The Most, and Least Important Part

I suppose there are lots of things at St. Lydia’s (or any church) that people could find scary. Some congregants probably get a little nervous about having to make conversation with strangers during an entire meal, or singing without a loud organ that drowns out their voice. Maybe some people aren’t comfortable with the liturgy we use for the Eucharist, or don’t like holding hands while we pray. What sometimes frightens the Bejesus out of me is the food.

When I started going to St. Lydia’s about 10 months ago I had already made great strides in overcoming an eating disorder, but every day is still a struggle, and it’s still not easy for me to relinquish control over what I eat. There have been one or two Sundays along the way when my anxiety about what food I might encounter at dinner church kept me from going. And to this day, I still snack before I go so I don’t arrive too hungry, in case the menu doesn’t match what I think I’m supposed to eat.

But for the most part I go, Sunday after Sunday, because my desire to be there is greater than my fear. The friends I’ve made, and what we do together nourish my heart, my spirit, my intellect. And I also know that eating in community, exposing my body to a greater variety of foods, and eating surprise meals that I have no control over are all important elements of my recovery. I keep going back because I trust that practicing, week after week, can bring about changes.

“At St. Lydia’s, we place practice before belief. It’s the practice of eating, praying, and singing together that moves us deeper into faith. Instead of trying to figure out what we believe, we’re trying to live what we practice.” That’s from the St. Lydia’s Website. It’s one of the things that drew me to the congregation before I ever showed up, and it’s what keeps me going back.

I hope most people feel that St. Lydia’s is a church we can come to with doubts about God and faith, and with fears of intimacy, of public speaking, of cheese and bread and creamy salad dressing. For all of us, I hope it’s a place where we open up our broken selves to being knocked out of our comfort zones and transformed, and to feeling loved and welcomed in the spirit of hospitality that grounds our very existence as St. Lydia’s. Church really should be a place that helps us to loosen our controlling grip on life, that nudges us toward new heights of tolerance, and that prepares us for a life that includes surprises and even some discomfort.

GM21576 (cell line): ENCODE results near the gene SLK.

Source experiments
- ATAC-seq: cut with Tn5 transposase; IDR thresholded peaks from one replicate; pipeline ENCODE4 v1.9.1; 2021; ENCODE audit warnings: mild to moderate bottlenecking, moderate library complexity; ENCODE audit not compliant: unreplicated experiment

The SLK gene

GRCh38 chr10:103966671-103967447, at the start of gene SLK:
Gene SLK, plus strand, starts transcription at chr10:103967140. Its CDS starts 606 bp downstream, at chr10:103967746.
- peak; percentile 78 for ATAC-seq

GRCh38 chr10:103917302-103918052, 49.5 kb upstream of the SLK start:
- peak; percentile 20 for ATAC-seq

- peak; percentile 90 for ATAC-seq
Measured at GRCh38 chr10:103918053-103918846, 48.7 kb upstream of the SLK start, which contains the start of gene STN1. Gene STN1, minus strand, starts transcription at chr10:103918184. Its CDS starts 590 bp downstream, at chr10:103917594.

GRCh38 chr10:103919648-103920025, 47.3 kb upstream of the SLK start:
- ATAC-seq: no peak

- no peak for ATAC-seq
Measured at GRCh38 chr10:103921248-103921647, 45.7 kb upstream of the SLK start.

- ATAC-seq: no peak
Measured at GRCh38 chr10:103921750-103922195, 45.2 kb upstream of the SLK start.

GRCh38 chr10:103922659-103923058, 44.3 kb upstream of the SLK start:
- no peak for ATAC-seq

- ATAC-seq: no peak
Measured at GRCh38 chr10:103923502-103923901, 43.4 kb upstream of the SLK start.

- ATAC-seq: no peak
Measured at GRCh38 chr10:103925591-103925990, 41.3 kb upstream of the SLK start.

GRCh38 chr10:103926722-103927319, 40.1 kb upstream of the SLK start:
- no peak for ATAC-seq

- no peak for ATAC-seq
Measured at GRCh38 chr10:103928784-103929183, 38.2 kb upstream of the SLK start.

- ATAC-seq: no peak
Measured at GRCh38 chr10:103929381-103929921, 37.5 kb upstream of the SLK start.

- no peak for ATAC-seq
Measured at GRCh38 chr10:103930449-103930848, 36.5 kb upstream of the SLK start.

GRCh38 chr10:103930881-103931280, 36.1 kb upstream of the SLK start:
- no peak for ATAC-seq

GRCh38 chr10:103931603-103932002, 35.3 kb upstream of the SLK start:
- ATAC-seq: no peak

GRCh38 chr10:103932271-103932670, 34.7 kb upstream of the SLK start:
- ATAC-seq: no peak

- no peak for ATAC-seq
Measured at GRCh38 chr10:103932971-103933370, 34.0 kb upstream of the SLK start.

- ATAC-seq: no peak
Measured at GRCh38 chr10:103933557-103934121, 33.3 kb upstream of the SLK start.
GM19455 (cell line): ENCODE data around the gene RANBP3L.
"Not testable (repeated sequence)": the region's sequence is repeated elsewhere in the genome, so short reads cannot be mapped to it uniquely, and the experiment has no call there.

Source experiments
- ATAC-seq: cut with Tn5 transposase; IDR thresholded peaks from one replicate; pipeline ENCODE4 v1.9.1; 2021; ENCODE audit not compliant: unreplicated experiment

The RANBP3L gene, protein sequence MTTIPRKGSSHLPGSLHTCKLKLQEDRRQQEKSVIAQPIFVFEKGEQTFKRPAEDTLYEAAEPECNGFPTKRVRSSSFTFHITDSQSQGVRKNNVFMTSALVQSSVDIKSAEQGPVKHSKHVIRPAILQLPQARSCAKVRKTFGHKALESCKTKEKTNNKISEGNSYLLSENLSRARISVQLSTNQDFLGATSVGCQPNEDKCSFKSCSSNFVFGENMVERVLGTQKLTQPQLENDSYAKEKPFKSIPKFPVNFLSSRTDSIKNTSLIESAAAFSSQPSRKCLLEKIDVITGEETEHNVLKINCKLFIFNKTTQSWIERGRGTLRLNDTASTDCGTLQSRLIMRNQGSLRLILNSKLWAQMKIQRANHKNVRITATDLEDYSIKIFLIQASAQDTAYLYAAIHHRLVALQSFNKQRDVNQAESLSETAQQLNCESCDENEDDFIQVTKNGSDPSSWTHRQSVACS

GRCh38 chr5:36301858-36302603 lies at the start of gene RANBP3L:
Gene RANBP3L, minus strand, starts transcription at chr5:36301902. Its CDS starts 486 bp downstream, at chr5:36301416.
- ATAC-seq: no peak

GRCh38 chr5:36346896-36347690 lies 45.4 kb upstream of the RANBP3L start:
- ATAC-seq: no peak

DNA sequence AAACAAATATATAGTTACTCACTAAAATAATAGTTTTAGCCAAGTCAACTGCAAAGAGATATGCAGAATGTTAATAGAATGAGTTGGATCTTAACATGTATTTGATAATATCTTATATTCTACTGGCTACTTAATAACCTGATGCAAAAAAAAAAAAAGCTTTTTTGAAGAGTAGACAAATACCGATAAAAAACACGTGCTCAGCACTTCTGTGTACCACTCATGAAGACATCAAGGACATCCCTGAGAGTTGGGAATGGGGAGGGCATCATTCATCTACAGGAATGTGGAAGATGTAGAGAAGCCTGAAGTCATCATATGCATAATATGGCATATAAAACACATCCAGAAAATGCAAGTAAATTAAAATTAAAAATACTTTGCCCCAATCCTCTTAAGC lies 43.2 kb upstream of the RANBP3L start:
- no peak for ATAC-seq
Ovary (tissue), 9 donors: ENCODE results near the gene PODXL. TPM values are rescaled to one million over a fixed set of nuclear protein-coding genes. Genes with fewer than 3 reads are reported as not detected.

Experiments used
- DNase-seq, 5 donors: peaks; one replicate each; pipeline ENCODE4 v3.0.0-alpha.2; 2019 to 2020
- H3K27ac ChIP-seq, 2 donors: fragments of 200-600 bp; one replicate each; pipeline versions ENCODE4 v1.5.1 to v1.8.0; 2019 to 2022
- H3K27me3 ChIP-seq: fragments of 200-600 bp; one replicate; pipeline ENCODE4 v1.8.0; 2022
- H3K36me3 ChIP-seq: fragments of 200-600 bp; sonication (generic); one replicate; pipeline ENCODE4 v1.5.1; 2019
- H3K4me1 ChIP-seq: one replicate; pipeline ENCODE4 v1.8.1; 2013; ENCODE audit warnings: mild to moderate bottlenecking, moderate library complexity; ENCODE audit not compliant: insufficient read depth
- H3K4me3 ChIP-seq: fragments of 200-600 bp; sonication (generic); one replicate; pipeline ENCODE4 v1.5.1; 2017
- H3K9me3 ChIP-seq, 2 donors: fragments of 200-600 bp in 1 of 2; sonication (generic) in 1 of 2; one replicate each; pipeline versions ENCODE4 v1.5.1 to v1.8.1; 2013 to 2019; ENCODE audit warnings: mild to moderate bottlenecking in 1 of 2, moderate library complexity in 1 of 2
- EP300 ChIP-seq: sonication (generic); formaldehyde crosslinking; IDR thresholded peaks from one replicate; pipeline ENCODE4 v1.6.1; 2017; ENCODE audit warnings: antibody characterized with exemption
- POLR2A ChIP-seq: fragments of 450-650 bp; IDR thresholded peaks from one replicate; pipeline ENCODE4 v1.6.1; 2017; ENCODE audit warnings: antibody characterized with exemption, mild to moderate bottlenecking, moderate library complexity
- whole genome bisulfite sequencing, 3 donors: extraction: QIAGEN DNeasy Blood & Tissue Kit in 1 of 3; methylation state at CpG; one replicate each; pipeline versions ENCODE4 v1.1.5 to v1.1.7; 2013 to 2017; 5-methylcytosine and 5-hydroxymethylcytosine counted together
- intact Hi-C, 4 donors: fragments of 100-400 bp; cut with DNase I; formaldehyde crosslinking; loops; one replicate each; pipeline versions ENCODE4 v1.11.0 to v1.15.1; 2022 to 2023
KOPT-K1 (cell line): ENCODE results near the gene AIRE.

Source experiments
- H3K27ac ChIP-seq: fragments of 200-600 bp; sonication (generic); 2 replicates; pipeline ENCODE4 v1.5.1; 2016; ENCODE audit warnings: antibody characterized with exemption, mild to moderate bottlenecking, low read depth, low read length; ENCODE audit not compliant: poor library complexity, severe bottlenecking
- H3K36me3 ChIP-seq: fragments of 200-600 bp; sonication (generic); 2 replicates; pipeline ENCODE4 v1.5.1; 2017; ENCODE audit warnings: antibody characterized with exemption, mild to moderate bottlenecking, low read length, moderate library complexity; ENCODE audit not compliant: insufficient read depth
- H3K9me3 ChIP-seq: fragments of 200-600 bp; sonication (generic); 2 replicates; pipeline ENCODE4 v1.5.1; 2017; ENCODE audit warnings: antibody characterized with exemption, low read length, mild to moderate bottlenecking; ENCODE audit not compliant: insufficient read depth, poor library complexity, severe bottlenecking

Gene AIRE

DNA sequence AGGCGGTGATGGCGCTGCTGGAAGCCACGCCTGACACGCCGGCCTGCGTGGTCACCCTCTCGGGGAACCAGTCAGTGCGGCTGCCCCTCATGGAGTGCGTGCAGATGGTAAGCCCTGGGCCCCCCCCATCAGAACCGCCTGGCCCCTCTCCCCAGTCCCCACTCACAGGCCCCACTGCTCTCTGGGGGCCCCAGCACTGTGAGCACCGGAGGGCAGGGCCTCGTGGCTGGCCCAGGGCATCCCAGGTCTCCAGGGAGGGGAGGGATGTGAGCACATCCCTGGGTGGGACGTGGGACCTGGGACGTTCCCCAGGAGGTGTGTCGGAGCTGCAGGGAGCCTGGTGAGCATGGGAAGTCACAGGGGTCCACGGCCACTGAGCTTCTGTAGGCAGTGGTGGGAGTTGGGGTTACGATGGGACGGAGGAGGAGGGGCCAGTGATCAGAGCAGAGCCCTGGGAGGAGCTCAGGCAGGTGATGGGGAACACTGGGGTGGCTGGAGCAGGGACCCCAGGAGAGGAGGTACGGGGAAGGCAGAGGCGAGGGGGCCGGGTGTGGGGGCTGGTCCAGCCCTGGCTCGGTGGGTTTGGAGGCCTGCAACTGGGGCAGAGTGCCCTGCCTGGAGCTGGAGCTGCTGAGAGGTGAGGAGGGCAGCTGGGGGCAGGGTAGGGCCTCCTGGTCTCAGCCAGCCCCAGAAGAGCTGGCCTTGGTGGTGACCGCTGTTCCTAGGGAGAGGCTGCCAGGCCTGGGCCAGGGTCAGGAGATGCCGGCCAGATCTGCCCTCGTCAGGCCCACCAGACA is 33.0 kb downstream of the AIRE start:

I suspect that lots of people at our dinner church don’t care in the least about what we eat or drink on Sunday nights. Some congregants are probably grateful that it’s a place where we eat and drink at all. But I also suspect there are others who do think about what’s at the table at St. Lydia’s. Some of us might like to have non-vegetarian options occasionally, while others might object to that. I wonder if congregants who struggle with alcohol addiction would prefer if we served juice only. Maybe some people don’t even come because they know there will be wine. And I imagine that there are other people with concerns about food and drink that I can’t even come up with.

We are a dinner church. Our practice together nourishes body and spirit. What we choose to serve at St. Lydia’s matters, but the food on our plates is just one of the ways we are fed on Sunday nights. I remember when my first grown-up boyfriend told me that he thought sex was both the most and least important part of adult relationships. I think the same is true of the food we eat at St. Lydia’s: it’s the most, and least, important part.

Denise is a congregant at St. Lydia’s.

She can be reached at


Picture: “Supper at Emmaus” (1601), by Caravaggio (Italian painter1573-1610)

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